TRENTON, N.J. — New claims for unemployment soared in New Jersey last week, an indication of how deeply shutdowns related to the coronavirus are cutting into the workforce and the economy. And the Catholic Archdiocese of Newark has issued new guidelines banning weddings, funerals and most baptisms.

More on the latest developments:

JOBLESS CLAIMS SOAR

The New Jersey Department of Labor and Workforce Development said Thursday that it received 155,815 new claims for unemployment insurance for the week ending March 21. That’s a 1,546% increase over the prior week.

State officials said it is the largest spike they can recall. Initial claims exceeded 46,000 in a single week after Superstorm Sandy in November 2012, and shot up to 25,385 for a week in July 2010, the low point of the last recession.

New Jersey has temporarily suspended a requirement that applicants look for other jobs. It also created a jobs portal — jobs.covid19.nj.gov — to match those who are looking for work with immediate openings in industries fighting the pandemic.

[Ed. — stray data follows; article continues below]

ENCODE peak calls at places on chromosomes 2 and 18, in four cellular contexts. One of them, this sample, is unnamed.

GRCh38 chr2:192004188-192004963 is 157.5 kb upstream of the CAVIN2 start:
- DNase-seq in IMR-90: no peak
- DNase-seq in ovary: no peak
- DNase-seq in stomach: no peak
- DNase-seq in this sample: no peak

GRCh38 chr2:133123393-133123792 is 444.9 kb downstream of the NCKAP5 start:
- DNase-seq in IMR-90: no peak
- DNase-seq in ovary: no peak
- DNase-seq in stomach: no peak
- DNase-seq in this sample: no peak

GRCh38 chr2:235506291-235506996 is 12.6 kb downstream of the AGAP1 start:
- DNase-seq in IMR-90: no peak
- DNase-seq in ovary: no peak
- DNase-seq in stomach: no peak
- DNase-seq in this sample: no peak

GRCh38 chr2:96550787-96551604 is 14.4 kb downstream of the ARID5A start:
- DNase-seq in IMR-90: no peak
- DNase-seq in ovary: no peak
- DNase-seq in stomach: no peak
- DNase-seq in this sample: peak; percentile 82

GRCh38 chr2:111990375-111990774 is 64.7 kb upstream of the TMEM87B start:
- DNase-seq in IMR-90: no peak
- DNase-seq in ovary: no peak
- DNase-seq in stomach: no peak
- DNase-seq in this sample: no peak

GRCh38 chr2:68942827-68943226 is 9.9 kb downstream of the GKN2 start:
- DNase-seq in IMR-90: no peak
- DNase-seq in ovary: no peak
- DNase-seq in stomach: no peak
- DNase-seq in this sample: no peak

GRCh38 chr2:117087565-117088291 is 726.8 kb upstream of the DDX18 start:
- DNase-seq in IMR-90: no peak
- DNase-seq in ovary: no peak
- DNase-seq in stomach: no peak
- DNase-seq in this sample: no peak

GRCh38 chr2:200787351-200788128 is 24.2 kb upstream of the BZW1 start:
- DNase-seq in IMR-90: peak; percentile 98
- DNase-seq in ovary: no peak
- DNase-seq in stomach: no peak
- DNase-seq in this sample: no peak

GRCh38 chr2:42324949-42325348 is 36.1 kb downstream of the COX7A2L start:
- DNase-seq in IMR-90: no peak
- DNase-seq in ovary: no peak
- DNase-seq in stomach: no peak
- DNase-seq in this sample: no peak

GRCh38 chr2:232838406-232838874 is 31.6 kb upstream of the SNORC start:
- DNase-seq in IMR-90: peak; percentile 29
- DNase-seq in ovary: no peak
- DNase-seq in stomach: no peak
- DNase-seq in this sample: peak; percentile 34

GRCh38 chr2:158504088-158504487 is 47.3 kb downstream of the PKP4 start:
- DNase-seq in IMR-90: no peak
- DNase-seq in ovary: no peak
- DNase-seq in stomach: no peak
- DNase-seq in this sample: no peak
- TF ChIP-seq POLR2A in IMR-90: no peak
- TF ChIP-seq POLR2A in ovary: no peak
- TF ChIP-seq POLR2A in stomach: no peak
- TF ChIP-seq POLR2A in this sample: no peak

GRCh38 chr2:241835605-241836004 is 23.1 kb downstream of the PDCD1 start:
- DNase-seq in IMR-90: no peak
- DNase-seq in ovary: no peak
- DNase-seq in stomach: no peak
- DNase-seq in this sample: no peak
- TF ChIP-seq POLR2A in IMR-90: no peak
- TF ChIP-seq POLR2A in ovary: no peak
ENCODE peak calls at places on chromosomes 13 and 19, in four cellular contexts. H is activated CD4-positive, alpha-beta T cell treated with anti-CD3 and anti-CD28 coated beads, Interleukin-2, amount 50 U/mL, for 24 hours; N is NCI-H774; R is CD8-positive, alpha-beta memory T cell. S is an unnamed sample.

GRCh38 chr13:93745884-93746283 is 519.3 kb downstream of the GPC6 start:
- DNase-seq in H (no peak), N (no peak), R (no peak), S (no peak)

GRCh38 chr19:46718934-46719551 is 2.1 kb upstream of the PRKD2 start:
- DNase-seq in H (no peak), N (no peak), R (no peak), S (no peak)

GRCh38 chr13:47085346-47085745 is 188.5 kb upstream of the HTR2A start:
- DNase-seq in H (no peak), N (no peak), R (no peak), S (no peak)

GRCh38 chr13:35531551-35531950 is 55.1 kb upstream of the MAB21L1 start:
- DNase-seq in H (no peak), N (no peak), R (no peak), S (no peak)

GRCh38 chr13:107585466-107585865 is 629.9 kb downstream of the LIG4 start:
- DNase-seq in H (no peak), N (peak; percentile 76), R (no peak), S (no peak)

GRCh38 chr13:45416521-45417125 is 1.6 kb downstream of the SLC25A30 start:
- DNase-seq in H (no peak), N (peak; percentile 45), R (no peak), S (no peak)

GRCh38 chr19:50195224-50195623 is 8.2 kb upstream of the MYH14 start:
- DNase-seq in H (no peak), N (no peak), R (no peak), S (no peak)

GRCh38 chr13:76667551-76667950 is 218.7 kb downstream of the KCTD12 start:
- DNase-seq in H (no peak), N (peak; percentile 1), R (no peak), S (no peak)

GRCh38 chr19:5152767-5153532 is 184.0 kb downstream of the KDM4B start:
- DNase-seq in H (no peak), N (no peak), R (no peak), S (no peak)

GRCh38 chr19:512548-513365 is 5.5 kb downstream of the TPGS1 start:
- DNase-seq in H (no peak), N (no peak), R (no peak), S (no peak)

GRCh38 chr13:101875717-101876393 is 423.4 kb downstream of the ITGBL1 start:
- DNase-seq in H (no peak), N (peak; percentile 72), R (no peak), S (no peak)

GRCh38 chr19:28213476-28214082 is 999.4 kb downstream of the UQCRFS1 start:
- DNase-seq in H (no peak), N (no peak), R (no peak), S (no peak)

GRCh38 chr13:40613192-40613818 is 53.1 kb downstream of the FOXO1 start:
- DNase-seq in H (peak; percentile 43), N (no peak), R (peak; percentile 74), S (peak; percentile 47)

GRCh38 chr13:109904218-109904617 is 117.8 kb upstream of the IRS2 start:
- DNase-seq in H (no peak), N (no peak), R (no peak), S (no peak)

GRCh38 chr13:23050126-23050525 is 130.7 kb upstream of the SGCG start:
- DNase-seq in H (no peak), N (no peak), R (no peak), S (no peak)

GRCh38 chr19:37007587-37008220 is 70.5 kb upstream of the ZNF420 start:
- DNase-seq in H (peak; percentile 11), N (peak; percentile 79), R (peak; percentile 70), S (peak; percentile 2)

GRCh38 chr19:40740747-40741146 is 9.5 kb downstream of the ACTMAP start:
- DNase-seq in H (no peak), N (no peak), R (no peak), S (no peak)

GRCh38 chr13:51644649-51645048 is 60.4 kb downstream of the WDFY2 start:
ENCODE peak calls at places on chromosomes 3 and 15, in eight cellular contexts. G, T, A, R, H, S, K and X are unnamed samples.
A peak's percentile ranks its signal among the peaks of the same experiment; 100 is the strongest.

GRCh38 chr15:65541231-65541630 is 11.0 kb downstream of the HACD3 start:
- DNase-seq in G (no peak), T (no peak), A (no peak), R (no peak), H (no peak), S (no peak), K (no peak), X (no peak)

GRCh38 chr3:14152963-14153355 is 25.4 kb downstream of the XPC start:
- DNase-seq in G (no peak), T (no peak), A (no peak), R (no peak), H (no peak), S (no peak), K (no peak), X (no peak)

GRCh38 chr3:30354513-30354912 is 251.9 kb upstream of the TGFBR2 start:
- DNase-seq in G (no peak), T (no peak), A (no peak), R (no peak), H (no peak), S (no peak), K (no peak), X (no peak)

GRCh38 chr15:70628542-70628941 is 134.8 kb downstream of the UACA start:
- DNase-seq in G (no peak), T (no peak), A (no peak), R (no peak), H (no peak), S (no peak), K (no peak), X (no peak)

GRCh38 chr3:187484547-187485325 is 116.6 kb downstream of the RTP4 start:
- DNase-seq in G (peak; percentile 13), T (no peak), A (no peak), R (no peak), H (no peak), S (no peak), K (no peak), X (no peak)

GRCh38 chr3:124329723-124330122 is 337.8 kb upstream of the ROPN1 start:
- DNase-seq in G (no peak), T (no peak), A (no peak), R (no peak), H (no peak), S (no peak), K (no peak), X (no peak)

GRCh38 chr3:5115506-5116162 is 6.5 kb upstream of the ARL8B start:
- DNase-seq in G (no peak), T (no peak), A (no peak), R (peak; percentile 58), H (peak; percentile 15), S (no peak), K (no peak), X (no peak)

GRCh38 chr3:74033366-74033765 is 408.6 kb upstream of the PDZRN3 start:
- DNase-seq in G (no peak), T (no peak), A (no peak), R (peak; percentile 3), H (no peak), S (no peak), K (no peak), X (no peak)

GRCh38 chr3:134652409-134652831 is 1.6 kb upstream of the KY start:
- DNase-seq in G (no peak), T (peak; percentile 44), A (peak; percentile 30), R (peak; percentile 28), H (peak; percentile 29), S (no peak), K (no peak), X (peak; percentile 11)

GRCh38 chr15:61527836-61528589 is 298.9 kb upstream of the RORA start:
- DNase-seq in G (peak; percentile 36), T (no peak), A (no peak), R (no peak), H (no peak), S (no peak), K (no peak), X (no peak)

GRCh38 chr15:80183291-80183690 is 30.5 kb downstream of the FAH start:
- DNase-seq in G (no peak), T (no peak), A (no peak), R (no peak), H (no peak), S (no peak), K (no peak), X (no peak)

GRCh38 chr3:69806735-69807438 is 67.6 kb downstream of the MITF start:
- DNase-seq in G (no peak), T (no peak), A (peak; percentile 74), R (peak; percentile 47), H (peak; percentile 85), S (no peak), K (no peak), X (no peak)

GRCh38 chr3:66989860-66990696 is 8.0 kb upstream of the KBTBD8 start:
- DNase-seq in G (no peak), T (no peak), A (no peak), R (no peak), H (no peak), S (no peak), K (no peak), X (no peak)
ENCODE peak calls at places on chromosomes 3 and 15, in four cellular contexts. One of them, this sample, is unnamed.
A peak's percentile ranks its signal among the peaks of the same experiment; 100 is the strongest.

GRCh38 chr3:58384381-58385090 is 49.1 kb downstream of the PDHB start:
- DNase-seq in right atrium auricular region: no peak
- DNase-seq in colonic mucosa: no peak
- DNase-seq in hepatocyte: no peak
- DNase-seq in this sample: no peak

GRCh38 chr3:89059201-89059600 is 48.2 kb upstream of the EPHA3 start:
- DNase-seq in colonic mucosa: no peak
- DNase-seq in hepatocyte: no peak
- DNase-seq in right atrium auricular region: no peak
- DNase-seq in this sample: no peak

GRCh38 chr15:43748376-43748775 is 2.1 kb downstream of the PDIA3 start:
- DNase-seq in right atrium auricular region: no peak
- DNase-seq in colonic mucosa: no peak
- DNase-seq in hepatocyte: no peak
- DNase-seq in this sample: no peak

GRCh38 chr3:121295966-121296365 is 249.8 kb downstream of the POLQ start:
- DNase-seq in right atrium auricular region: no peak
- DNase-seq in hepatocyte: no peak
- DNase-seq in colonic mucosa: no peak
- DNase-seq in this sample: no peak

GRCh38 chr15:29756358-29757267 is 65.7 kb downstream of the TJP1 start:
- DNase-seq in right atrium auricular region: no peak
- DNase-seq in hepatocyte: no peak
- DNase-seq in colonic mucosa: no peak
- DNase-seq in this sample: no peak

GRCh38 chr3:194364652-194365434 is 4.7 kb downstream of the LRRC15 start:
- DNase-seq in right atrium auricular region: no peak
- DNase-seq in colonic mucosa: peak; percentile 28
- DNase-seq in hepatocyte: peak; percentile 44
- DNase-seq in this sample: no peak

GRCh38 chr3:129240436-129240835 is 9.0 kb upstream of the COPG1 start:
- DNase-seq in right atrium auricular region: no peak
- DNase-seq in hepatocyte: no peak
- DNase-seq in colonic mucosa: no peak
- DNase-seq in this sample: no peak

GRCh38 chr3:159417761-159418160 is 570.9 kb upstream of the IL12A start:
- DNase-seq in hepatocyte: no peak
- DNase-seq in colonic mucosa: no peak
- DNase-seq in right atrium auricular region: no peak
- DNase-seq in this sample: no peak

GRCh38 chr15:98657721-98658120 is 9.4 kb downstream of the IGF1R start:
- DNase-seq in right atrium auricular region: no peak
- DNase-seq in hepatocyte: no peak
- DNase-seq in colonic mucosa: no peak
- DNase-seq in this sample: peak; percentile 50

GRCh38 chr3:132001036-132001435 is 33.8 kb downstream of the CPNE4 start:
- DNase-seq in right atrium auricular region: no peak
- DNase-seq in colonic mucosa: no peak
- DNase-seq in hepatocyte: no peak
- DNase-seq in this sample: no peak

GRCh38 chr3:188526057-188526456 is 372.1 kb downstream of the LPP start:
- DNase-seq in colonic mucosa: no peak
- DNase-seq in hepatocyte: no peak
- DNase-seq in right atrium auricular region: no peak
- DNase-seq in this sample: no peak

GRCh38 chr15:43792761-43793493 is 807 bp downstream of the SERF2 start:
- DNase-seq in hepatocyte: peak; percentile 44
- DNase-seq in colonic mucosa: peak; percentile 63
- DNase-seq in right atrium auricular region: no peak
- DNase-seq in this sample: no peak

An extension of benefits beyond the currently allowable 26 weeks “is all but certain,” according to the labor department.

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NO WEDDINGS OR FUNERALS

Cardinal Joseph Tobin, head of the Catholic Archdiocese of Newark, issued new guidelines further restricting church sacraments during the outbreak. In guidance issued Wednesday, he said all wakes and funerals must be postponed until further notice, with no exceptions allowed. All weddings are likewise postponed, as are most baptisms and reconciliations except in cases of “extreme emergency.” All churches must be locked.

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CASES

As of Wednesday, New Jersey had nearly 3,700 cases, according to Gov. Phil Murphy. There have been 44 deaths. Updated statistics will be released Thursday afternoon.

For most people, the new coronavirus causes mild or moderate symptoms, such as fever and cough that clear up in two to three weeks. For some, especially older adults and people with existing health problems, it can cause more severe illness, including pneumonia, or death.

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